last time you travelled down a highway, did you wonder who built
the road? Have you ever looked at a bridge and wondered who designed
it? Civil technologists and technicians plan and build roads, bridges,
dams, wastewater treatment systems and other structures.
As a civil technologist you might be involved in planning and building
or you might estimate construction costs and specify materials to
be used. You might inspect water and wastewater treatment systems
to ensure that pollution control requirements are met. You could
plan dams, reservoirs, railroads, buildings or do urban and regional
The following are some of the activities that civil technologists
are qualified to perform; civil technicians assist with these duties:
- Prepare drawings for structures to be built of timber, concrete
or steel using standard drafting techniques and computer-aided
drafting and design (CADD) systems
- Inspect and supervise work at construction sites to ensure that
safety and design specifications are followed
- Make appropriate recommendations regarding design and construction
to electrical and mechanical engineers and architects
- Prepare cost and material estimates, project schedules and reports
- Prepare construction drawings for highways, streets, urban subdivisions,
and water and sewer services
- Inspect dams, power plants, generating plants and other structures
to assess the need for maintenance and repair work
- Conduct field and laboratory tests on soil, asphalt and concrete,
assessing them according to specifications set by the Canadian
- Develop concrete and/or asphalt mixtures designed for specific
uses and conditions
Where Will You Work?
As a civil technologist or technician, you could work for contractors,
land developers, engineering consulting firms, manufacturing companies,
municipal and provincial public works, or environment and transportation
Work is available in both rural and urban locations. As a civil
technologist or technician, you work in offices and at construction
sites. While in the office, you will often work at a computer
(for CADD functions) or at a drafting table. You would likely
work regular office hours, but overtime may be required to meet
On job sites, you might be required to climb scaffolding and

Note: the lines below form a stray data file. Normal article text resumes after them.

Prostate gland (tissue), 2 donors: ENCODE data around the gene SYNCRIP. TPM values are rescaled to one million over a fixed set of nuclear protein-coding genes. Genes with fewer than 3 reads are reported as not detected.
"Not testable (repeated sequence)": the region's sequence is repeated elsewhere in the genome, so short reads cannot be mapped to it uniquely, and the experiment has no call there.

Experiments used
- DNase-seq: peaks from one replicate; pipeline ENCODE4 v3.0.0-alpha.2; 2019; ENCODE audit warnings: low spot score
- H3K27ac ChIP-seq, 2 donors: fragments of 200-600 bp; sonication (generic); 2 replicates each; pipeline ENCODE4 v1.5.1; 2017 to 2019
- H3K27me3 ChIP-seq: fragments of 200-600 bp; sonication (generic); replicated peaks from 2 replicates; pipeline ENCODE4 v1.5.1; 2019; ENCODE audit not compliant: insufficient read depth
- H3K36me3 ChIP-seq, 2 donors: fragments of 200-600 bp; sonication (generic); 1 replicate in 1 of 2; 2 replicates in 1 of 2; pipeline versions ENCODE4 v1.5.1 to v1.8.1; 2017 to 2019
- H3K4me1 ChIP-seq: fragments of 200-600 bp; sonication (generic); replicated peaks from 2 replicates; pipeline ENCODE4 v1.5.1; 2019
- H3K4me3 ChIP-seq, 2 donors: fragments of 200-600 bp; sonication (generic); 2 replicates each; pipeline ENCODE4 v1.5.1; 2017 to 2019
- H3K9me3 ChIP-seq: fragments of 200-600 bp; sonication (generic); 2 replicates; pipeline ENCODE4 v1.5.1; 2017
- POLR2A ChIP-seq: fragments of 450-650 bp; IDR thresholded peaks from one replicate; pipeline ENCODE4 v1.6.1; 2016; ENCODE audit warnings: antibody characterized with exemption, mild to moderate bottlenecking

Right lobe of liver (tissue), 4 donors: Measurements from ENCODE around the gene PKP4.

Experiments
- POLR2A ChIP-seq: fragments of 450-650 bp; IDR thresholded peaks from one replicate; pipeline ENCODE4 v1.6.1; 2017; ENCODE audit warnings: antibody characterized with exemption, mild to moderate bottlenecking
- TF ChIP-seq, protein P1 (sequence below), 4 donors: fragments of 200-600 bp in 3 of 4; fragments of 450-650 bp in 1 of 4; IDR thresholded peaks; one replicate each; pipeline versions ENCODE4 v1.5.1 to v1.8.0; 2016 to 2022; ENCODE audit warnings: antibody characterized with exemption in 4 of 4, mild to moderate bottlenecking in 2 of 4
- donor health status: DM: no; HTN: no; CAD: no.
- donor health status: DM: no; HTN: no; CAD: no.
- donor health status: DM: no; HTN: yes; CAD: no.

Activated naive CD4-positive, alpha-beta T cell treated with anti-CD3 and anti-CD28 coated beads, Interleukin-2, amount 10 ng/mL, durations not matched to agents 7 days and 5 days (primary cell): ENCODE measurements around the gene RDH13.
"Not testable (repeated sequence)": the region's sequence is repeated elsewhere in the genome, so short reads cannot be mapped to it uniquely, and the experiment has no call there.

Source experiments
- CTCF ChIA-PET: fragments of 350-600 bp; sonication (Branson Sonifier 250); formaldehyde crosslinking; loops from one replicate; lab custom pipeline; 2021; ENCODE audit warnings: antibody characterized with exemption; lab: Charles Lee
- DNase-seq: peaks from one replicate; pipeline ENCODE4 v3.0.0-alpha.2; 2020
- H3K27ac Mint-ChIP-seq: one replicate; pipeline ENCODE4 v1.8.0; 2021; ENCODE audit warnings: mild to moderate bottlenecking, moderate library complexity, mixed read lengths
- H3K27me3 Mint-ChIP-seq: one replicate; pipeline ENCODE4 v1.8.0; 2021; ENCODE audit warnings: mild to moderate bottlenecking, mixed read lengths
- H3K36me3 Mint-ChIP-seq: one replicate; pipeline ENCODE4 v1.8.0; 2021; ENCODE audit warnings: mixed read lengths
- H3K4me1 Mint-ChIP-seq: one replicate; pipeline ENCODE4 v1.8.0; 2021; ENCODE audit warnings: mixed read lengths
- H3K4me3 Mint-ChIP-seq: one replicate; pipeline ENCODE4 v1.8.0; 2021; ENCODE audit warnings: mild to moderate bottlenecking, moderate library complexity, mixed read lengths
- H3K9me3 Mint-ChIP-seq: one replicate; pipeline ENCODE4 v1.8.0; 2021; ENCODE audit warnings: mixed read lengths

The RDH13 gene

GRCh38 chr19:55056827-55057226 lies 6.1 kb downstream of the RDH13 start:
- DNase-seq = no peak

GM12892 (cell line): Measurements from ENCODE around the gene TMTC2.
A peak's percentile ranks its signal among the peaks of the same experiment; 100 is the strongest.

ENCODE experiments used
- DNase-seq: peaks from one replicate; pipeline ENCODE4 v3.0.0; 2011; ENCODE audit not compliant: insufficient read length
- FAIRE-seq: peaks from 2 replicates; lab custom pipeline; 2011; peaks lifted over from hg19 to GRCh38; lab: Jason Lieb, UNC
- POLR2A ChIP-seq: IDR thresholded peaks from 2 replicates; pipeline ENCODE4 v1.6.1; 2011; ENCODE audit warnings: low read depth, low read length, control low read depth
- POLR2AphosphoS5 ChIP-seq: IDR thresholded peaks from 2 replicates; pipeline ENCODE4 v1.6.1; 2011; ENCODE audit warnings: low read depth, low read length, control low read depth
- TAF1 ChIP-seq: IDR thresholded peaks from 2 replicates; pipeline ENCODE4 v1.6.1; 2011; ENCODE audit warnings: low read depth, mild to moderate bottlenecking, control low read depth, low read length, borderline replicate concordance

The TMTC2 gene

ladders to reach construction areas high off the ground. Safety
clothing (hard hats, steel-toed boots, protective eyewear and
earplugs) is required on most job sites.
Related occupations that you could get involved with are: construction
estimator or supervisor, CADD designer/drafter, survey technologist/technician,
building technologist/technician, building inspector, city planner
or quality control inspector.
How Much Will You Earn?
How Does The Future Look?
The employment outlook is expected to be above average compared
with other occupations. You will find most civil technology jobs
in mid to large-size cities. Jobs are available in government
departments and with consulting firms in more rural areas.
How Can You Get Started?
In high school, be sure to take courses in English, mathematics,
physics, chemistry and biology. Courses in CADD, business and
shop will also help you prepare for this career.
What Will You Need?
To be a good civil technologist or technician, you need strong
math and science skills, particularly physics. You should be good
at oral and written communication, and have excellent problem
solving skills. You will need a keen eye for detail, well-developed
organizational skills and an ability to work well with others.
You should enjoy doing work that requires taking a methodical
approach, finding innovative solutions to problems and directing
the work of others.
Post Secondary Possibilities
Civil & Structural
||Civil & Structural Certificate
||Fraser Valley College
||Okanagan University College
||The University College of the Cariboo
||Engineering Design & Drafting
- Programs listed are those accredited by the Applied Science
Technologists & Technicians of British Columbia (ASTTBC); check
www.asttbc.org for updates
on accredited programs.
- Check with your career facilitator or counsellor for other sources
of information applicable to education options for this technology.
- Salary figures indicated in the 'How Much Will You Earn?' section
are extracted from ASTTBC's Member Compensation Survey or other
Canadian sources applicable to the specific technology discipline.
These figures are representative only; actual figures will vary
depending on academic training, practical experience, job responsibilities
and location of employment.
- The TechWORKS! web site is an important online resource and provides links to career information that will be of interest to students pursuing a career in technology.